The parties agree that Belcon moved a total of 282 cubic yards of borrow embankment fill pursuant to Item 22 of PCO No. 1.11 Belcon claims that this entire amount came from the company's excavation of earth, as required by Item 12 of PCO No. 4. Because the Board awarded only 170 cubic yards to Belcon under the provisions of Item 12, Belcon seeks credit for the difference, i.e., for 112 additional cubic yards.
The Board did not address the question whether these two items are connected, and we cannot and do not decide that issue without assistance from the trier of fact. In light of the District's concession regarding the $930.00, to which the Board will be obliged to accord appropriate weight, and because there is some evidence that the Board found a relationship between Items 12 and 22 of the different claims,12 we remand this issue to the Board with directions to reconsider Item 12 of PCO No. 4.13
4. Items 19 and 28.
Belcon argues that it was entitled to credit for 27.8 cubic yards pursuant to Item 19 and for 93.7 cubic yards under the provision of Item 28. We agree in part as to Item 19 but not as to Item 28.
In support of its claim pursuant to Item 19, Belcon introduced a contemporaneous letter written to the District in which Belcon represented that the company had been “directed to remove and stockpile 27.8 c.y. of dirt.” In addition, Belcher testified that “the District authorized” the placement of 27.8 cubic yards. The District did not contradict the representation in the letter at the time of construction, nor did it submit testimony contrary to Belcher's account. In the absence of some explanation not readily apparent from the record, the Board will be obliged to credit Belcher's uncontradicted evidence. See the discussion at pages 6–9, supra.
With respect to Item 28, Belcher testified that Hans Neukirk, a District employee, agreed to pay Belcon for 93.7 cubic yards of borrow embankment fill, which is the subject of PCO No. 1, and not of undercut, which is the subject of PCO No. 4. The testimony therefore does not support Belcon's claim, and Belcon has not identified any other evidence tending to show error by the Board. To the extent that Belcon is making an implicit legal argument that the Board misconstrued the contract, and is contending, as a matter of contractual interpretation, that the 93.7 cubic yards should have been treated as undercut, Belcon has failed to demonstrate that the Board's interpretation was unreasonable.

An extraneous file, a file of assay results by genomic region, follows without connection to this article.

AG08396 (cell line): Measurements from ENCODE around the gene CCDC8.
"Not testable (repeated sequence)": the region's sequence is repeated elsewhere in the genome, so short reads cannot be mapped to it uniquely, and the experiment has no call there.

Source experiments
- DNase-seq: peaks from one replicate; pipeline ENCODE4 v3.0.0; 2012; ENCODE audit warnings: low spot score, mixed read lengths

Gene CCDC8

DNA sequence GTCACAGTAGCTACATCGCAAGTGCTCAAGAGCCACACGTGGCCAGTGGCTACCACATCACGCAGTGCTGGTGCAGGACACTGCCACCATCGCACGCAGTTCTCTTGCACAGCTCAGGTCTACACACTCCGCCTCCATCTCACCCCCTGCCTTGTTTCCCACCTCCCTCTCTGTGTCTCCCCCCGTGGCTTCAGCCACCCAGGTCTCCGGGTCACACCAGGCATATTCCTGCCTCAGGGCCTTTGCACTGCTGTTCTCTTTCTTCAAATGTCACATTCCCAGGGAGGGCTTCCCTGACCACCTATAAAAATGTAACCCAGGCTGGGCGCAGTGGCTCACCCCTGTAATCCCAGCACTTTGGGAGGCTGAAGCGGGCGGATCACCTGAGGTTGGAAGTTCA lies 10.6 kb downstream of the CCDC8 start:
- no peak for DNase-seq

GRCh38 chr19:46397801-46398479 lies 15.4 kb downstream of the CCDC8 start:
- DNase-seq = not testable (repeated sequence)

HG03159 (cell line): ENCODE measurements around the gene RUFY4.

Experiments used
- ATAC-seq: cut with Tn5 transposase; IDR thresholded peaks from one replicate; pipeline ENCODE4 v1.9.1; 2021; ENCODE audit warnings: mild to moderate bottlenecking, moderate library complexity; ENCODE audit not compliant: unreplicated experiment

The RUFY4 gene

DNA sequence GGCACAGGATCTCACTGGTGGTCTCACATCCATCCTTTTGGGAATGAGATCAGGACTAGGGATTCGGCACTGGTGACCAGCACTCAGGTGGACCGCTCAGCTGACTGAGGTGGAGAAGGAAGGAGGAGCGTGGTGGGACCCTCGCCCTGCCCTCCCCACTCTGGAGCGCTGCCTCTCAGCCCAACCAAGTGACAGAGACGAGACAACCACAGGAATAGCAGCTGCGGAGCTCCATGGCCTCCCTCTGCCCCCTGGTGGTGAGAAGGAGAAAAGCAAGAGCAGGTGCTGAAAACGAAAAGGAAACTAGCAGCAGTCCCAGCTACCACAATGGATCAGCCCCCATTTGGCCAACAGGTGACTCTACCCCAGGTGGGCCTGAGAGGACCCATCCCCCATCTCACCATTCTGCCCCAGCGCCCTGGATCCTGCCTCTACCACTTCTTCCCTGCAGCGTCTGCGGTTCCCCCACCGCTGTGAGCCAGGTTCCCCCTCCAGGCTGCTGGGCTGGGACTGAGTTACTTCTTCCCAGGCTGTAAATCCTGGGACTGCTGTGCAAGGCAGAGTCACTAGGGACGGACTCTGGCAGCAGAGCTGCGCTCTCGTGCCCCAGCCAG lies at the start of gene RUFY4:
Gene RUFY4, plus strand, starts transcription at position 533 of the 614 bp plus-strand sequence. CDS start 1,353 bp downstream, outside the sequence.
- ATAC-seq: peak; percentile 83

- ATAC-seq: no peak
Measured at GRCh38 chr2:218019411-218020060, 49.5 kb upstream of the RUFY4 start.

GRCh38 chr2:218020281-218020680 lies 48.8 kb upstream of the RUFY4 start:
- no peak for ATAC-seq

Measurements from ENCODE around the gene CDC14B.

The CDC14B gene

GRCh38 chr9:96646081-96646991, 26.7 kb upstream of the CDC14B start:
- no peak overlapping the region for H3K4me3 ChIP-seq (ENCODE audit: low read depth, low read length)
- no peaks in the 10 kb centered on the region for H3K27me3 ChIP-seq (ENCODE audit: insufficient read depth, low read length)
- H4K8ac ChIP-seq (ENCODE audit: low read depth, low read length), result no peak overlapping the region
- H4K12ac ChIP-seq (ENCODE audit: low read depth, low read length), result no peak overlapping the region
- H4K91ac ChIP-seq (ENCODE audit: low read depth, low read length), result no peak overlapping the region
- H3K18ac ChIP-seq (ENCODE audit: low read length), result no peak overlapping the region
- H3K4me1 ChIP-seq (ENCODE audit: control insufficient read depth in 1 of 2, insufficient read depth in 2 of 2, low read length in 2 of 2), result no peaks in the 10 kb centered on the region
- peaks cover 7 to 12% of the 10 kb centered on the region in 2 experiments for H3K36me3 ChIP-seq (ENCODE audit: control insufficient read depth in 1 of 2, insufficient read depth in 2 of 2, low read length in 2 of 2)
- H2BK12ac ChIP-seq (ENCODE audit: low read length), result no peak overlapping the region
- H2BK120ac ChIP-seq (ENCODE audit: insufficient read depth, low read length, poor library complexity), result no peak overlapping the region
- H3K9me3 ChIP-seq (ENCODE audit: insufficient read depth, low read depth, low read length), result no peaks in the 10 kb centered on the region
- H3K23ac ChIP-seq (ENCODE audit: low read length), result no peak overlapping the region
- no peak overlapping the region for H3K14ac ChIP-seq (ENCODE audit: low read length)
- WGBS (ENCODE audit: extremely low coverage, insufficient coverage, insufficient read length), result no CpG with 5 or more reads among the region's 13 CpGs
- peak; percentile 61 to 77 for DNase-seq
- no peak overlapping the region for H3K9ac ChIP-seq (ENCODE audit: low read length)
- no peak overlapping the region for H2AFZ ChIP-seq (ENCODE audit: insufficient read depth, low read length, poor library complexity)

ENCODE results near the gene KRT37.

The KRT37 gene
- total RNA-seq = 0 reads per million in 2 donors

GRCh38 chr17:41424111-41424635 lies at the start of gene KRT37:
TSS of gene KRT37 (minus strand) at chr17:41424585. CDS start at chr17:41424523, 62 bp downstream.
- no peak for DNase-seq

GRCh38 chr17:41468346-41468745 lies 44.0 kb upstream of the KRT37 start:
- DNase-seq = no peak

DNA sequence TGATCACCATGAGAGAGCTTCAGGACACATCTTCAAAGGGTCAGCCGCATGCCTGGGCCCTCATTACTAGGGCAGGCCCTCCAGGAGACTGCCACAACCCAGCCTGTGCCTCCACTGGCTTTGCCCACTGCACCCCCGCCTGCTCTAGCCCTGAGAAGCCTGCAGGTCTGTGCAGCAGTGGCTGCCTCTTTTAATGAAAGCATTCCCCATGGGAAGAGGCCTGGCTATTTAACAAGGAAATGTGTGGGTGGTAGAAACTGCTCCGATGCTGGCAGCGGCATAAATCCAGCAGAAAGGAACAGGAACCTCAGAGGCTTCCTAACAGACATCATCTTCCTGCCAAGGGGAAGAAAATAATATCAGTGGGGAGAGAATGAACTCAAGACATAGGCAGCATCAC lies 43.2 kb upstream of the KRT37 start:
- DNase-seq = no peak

D. PCO No. 24—Perched Water Table.
Belcon argues that the Board also erred in its disposition of Proposed Change Order No. 24—Perched Water Table. A perched water table is created when soil conditions prevent water from draining properly. According to Belcon, this lack of drainage causes plants and trees, in effect, to drown. When a perched water table was discovered on a portion of the Blue Plains site, the District requested Belcon to deal with this unanticipated problem. Belcon agreed, and the parties executed a contract change order pursuant to which Belcon was to be compensated for the additional work that would be required.
Before the Board, Belcon claimed that the District still owed it $910.00 for the purchase of fourteen trees and $36,000.00 for moving 2400 cubic yards of embankment fill at $15.00 per cubic yard. The Board granted Belcon's request for $910.00, but it denied the remainder of the claim, concluding that the placement of embankment fill was covered by the District's lump sum payment on the change order and not, as Belcon argued, under a separate provision for borrow embankment fill. We do not agree with the Board's disposition.